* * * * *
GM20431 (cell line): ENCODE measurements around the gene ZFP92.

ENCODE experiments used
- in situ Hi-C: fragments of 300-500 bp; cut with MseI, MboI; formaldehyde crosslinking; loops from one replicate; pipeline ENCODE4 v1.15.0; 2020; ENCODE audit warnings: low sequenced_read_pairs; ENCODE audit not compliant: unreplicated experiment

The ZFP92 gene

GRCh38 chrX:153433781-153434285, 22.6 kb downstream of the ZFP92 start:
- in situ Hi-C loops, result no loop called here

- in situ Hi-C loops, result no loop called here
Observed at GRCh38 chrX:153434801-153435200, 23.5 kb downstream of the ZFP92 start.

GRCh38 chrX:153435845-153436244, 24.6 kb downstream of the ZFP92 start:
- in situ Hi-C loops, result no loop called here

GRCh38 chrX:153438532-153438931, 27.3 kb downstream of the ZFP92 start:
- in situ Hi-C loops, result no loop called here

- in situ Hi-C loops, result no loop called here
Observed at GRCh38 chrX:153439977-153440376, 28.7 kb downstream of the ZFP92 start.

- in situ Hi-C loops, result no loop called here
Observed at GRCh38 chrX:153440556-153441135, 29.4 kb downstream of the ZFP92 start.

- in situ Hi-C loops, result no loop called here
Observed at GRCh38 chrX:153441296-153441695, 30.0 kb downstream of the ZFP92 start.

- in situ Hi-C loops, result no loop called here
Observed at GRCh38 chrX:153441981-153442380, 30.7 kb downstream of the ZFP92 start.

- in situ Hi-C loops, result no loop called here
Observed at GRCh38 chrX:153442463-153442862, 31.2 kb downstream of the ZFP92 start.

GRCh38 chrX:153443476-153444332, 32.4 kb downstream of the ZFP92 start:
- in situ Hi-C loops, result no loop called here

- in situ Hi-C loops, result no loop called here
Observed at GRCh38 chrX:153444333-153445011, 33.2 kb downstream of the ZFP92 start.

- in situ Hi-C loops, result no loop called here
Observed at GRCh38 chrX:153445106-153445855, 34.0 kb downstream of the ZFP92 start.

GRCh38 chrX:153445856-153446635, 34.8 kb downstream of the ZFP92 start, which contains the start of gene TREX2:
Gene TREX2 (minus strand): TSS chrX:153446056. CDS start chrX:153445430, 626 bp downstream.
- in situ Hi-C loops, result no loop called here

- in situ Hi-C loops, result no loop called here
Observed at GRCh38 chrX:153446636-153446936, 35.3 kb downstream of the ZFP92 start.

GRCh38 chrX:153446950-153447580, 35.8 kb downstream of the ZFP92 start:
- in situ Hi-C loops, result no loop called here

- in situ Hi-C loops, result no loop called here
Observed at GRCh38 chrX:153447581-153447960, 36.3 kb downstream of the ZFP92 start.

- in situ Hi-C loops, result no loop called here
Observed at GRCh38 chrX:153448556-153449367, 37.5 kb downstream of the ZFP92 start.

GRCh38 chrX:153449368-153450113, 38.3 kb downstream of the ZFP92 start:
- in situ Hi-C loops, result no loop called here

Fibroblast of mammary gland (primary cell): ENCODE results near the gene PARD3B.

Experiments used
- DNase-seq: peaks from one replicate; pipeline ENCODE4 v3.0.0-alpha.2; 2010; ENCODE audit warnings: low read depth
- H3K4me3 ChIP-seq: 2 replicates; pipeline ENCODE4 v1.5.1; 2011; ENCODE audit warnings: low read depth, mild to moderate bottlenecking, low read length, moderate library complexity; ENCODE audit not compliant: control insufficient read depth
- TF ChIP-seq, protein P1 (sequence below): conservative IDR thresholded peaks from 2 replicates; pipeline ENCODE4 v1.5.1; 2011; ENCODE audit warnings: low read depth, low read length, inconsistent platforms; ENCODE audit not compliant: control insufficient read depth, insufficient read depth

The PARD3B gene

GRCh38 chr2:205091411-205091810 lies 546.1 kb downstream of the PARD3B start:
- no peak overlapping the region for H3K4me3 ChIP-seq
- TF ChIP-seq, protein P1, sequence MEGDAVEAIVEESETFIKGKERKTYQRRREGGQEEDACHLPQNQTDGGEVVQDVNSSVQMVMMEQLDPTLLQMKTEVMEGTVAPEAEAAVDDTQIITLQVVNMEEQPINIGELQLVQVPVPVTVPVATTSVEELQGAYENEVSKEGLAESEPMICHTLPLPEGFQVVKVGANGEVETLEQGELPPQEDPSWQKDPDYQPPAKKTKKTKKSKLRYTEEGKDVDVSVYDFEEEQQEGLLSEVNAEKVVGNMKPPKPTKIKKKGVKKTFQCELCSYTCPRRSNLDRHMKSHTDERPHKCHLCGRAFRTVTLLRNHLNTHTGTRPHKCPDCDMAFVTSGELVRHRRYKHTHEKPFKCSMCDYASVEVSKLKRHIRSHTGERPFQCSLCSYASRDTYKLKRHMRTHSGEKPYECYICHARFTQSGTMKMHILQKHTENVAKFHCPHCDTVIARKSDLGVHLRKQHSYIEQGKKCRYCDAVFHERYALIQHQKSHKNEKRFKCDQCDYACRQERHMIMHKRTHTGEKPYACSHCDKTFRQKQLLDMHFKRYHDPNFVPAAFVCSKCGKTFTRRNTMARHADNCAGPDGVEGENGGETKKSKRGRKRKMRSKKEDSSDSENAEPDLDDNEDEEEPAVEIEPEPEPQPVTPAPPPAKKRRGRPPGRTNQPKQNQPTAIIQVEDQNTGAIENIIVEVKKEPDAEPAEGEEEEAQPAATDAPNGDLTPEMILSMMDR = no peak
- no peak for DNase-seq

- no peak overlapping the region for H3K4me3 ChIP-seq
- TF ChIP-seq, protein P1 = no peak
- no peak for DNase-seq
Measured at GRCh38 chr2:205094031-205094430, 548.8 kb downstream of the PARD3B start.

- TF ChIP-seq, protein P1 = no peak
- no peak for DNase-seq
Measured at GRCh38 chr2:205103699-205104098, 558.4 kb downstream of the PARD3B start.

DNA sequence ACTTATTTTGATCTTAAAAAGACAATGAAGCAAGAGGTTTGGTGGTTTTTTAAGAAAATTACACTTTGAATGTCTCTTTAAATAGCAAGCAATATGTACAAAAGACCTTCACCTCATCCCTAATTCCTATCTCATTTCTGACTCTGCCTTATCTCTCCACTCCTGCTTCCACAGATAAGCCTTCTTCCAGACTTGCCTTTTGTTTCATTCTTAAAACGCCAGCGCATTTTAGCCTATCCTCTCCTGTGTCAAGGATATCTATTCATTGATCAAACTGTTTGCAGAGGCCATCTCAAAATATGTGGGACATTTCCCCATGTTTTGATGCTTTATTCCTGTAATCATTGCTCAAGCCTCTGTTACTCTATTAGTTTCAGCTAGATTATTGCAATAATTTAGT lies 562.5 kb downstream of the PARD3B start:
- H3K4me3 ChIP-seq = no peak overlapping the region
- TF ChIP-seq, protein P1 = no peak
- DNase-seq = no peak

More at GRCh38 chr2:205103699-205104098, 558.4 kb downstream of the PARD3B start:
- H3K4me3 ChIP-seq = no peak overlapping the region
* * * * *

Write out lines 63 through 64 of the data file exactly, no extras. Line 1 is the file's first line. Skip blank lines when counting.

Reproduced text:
More at GRCh38 chr2:205103699-205104098, 558.4 kb downstream of the PARD3B start:
- H3K4me3 ChIP-seq = no peak overlapping the region